How to Save (Most Likely Anyway) that Old Hard Drive
Have some old computers hanging around that you don’t recycle because you still have information on the hard drive that you want?
Here are a few ideas that I hope will be helpful to you.
If your computer is a much older version and has a pre-SATA IDE hard drive, you will want to get a hard drive enclosure for an IDE hard drive. IDE hard drives came in two sizes, 3.5 inches and 2.5 inches. Typically the larger size was found in desktops and the smaller size was found in laptops. If you have a newer computer you will want to get a SATA enclosure also available in either 3.5 or 2.5 inches.
How can I know if my drive is an IDE or SATA hard drive?
IDE has a long double row of pins that kind of look like the pins stuck in grandma’s pin cushion. Usually that is followed by by another set of double pins, and then a single row four pin connector.
A SATA hard drive has a different type of pin, and they are a single row. These have two sections that are much shorter plus the the power connector.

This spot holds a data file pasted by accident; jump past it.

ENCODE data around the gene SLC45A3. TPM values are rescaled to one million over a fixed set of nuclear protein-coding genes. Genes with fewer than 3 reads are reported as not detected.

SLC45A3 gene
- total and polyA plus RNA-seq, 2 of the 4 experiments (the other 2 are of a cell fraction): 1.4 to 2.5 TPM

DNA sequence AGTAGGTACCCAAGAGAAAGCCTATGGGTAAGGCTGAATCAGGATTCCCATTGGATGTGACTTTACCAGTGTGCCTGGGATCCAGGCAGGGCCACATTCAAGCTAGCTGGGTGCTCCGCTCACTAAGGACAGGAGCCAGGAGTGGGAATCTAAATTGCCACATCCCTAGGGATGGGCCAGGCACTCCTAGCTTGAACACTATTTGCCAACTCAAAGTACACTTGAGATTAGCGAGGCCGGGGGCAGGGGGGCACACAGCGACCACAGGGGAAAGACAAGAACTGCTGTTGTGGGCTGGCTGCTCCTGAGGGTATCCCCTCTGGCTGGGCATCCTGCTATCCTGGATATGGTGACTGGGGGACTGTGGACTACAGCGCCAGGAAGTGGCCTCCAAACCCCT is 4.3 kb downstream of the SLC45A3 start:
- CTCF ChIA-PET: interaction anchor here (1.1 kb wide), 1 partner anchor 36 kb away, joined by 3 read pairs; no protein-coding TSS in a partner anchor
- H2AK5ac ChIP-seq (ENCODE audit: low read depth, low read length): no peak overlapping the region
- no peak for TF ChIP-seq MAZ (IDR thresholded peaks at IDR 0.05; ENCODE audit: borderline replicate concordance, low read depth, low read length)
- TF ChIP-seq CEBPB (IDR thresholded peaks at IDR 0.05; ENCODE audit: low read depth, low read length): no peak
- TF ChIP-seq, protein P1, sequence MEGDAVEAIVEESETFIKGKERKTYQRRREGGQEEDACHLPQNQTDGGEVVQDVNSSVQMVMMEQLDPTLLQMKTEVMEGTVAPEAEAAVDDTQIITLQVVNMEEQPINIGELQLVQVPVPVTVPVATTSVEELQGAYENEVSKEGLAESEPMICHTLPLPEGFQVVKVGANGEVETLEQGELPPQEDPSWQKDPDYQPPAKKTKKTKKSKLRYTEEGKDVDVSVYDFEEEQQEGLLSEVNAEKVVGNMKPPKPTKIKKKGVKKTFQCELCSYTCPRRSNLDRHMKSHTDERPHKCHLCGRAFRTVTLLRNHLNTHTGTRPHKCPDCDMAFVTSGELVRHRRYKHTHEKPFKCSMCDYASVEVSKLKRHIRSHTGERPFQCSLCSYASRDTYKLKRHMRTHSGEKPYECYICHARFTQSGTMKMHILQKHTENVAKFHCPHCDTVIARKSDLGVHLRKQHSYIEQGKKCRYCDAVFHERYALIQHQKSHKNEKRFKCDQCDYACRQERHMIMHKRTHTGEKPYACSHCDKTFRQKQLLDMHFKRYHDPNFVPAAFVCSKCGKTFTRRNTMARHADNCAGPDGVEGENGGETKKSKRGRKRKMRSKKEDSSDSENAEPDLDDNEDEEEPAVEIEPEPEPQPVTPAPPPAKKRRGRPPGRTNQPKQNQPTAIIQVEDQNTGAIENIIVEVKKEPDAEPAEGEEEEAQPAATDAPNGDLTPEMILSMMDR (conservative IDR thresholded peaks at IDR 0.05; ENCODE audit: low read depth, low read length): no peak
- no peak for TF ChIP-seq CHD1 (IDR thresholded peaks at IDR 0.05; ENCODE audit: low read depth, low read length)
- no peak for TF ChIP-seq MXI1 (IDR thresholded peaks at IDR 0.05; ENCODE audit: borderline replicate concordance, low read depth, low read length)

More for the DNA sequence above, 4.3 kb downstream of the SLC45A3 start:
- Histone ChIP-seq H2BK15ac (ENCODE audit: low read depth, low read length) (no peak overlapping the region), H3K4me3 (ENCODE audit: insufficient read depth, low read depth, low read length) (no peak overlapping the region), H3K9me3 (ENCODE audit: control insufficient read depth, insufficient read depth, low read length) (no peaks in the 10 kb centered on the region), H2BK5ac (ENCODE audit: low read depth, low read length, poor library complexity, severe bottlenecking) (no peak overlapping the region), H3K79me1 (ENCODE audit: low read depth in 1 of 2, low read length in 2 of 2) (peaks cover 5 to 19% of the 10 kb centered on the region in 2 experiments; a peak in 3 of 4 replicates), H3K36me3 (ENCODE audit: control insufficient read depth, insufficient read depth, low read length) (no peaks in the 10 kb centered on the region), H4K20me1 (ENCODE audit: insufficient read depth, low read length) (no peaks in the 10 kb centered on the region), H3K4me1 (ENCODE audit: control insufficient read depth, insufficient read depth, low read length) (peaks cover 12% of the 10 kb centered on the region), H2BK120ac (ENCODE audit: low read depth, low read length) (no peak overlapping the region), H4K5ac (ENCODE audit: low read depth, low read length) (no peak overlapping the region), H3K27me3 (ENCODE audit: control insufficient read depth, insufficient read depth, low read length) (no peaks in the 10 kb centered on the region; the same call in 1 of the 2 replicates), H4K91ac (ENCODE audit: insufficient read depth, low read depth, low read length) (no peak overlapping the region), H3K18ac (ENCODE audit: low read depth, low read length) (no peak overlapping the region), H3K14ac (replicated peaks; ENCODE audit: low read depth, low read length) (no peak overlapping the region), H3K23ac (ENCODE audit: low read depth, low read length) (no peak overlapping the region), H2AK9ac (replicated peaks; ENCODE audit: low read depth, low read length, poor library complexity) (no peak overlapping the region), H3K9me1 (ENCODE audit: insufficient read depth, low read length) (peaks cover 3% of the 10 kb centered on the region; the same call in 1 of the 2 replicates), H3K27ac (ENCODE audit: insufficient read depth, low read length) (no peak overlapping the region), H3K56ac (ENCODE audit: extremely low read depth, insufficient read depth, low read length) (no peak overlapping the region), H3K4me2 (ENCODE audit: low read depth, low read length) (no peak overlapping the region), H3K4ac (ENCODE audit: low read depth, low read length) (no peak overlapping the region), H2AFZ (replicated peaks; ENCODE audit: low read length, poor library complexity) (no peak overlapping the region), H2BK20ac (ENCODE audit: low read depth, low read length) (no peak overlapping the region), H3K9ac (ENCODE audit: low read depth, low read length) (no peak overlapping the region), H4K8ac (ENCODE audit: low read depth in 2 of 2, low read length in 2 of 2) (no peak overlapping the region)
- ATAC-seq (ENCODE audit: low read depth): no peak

Be certain to ground yourself before pulling these out of your old computer. It is best to have a grounding strap, but if you don’t, plant both feet on the floor and touch the case on a bare metal spot. To keep yourself grounded, hold one hand on the case and the other on your trusty screwdriver. Sometimes I just lean a bit on the case leaving both hands free. It has worked for me anyway!
Then you will need the IDE or SATA hard drive enclosure that connects to USB to make it an external drive. You can still find a few that will do both, but in both cases, you need the size to match- either 2.5 or 3.5 inches.
Once you have put your drive into its enclosure you are almost ready to go.
There are a few ways to get your data off. Boot your Windows computer completely and then insert the USB drive.
A much better idea however, is to use a Linux live distribution which can be downloaded and set up on USB or CD/DVD depending on your computer. Your computer needs to boot from this.
Why a Linux live distro? Mainly because if there is a problem with the drive, which is often the case with old drives, it is much more likely to see the file system and read it. I have actually seen Linux read a bad drive many times when Windows came to a screeching halt and crashed the good computer when it could not read the external drive.
Move the files onto a backup drive, and there you have it. Sadly, if you don’t have the program you made the file with and you can’t find it online, you may not be able to read it.
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